Real People

self portrait by Goya

I don’t imagine I’ll do it again anytime soon. It’s been a source of some embarrassment to me. Not so bad, really, but when you’re a fundamentally shy person, when it doesn’t take much to trigger old reserves of guilt, fruits of a Catholic upbringing, well…

Still, I was depicting a book club. Book clubs pay attention to the institution of literary celebrity. So I, perforce, paid attention as well.

For example, the subject matter of the book dictated that I contend with the popularity of Canada’s Michael Ondaatje, since his groundbreaking Toronto novel In the Skin of a Lion famously took its title from one of the great passages of the Epic of Gilgamesh as translated by N.K. Sandars:

And when you have gone to the earth
I will let my hair grow long for your sake,
I will wander through the wilderness in the skin of a lion.

This fact would never escape the notice of the members of the Lacuna Cabal. Not in a million years. In fact, Runner Coghill actively tries to obfuscate the title of the book so she can hold the rest of them off from making the connection for as long as possible. She calls it He Who Saw the Deep and He who Saw Everything. She says the title is ‘a matter of opinion.’ She doesn’t want the awe of literary celebrity to colour her fellows’ first impressions of the epic.

But she also knows she can’t hold off the real title forever. When it finally comes out, the LC members get very, very excited.

And, as a result, I get a little embarrassed now when I run into the man in Toronto literary circles.

And then there’s Ann-Marie MacDonald, whose Fall On Your Knees was, for awhile, the quintessential book club book. It’s the one the LC has just finished when Runner introduces her ten cuneiform stones.

It was a fitting book, though I had a hidden agenda as well, since its author was, like me, trained as an actor at the National Theatre School of Canada, has written several plays and was, truth be told, the first person who encouraged me to make the leap to prose.

In both cases it was fun to lightly satirize criticisms the authors had received, especially Ondaatje, who didn’t get any grief for depicting an alleged World War II traitor in The English Patient until it had been transformed into a blockbuster film.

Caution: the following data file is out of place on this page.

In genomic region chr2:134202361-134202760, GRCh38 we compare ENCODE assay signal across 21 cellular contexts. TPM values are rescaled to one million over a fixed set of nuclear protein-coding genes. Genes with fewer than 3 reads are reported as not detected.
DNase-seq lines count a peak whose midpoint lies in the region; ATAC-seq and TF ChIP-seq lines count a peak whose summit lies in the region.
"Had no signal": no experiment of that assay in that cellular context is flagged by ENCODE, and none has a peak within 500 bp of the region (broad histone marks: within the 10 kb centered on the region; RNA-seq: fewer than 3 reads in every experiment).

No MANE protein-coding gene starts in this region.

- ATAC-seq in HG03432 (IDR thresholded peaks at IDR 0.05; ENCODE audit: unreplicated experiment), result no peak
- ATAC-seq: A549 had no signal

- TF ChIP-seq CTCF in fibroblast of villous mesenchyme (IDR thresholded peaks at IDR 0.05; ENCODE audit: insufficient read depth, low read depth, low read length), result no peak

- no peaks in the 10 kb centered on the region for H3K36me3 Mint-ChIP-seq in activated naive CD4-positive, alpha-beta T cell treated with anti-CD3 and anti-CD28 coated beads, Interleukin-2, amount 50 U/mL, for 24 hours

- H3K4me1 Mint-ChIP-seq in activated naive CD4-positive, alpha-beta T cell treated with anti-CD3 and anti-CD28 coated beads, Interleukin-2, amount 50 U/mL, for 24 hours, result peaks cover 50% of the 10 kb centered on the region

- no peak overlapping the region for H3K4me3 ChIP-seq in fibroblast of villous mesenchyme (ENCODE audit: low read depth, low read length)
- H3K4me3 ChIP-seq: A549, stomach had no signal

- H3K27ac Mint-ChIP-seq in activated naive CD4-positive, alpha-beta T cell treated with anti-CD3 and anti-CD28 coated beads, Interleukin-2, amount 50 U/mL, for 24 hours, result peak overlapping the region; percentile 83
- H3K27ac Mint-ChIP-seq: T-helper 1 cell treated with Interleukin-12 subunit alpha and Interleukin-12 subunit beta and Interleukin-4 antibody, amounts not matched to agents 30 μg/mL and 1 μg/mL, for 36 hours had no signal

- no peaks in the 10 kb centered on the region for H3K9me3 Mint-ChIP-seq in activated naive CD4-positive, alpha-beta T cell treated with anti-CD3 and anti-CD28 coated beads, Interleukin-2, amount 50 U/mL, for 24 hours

There are several other name-droppings from the Canadian literary world, as well as a few luminaries of British children’s fiction -- Romy Childerhose’s admiration for same being a poorly kept secret in the club -- like Richard Adams, Philip Pullman and, of course, Ms. Rowling.

And Margaret Atwood’s last name is used as the root of an adjective evoking, in general, weak, cowardly, conformist pumped-up males defined by their adams apples. It’s actually neither accurate nor fair, but it’s not my job to make Jennifer and Danielle either accurate or fair.

On another level, there are the generous, irreplaceable contributions of Professor Bruce Kuklick of University of Pennsylvania and Professor Jan Walls (retired) of Simon Fraser University. These learned men both wrote so beautifully in answer to my queries that I quoted them verbatim, altering only the party to which they were speaking.

And Leonard Cohen’s Suzanne makes a cameo appearance, stepping into the role of Shiduri the barmaid (inadvertently undercutting the wishes of Priya who wanted to play the part.)

But the most important cameo in the book is of course that of Salam Pax, the famous Baghdad Blogger.

(Potential spoilers follow.)

I was introduced to Where Is Raed, not by surfing the net, but rather in the object of a birthday present given to me by my friend Carl Wilson. So I read The Baghdad Blog, at first, as a book, not a blog.

I won’t get into my reasons for choosing Salam Pax to encounter Aline, Neil and Seyed Samir other than to say I wanted the appreciations of the LC’s membership to move gradually from the arcane to the concrete, from an imaginative world into the real world.

And so it followed that I wanted them to make the lateral move from the printed page to the active recording of personal experience that a blog -- especially a great blog like Where is Raed -- provides.

But I realized I could not bring myself to just up and do it. I felt I had to ask permission. I'm aware it's not the act of a fearless novelist. But I never said I was a fearless novelist. I'm more of a tremulous novelist.

I wrote him a letter and sent it in the body of an email.

From: Sean Dixon
To: salam pax
Subject: funny query

Dear Salam,

I have a question for you.

I'm currently writing a novel, the last part of which involves two young people stowing away on an old ferry ship, that starts out docked in the Old Port of Montreal and gets towed across the ocean to Portsmouth in England where it's meant to be transformed into a Cable Ship. They get caught part way.

One is a ten year old boy who has run away after the death of his whole family in Montreal. Well, actually it's just the death of his sister, but she's the last in a line of unexpected deaths, The other traveler is a 21 year old female student who's trying to take care of the boy.

When they arrive in England the boy is transferred to the Canadian High Commission in London. The girl, since she's an adult, is jailed and later bailed out by the fellow members of an Exclusive Montreal Young Women's Book Club who have been chasing them in a high-powered parental yacht. They all have their passports and arrive in England legally.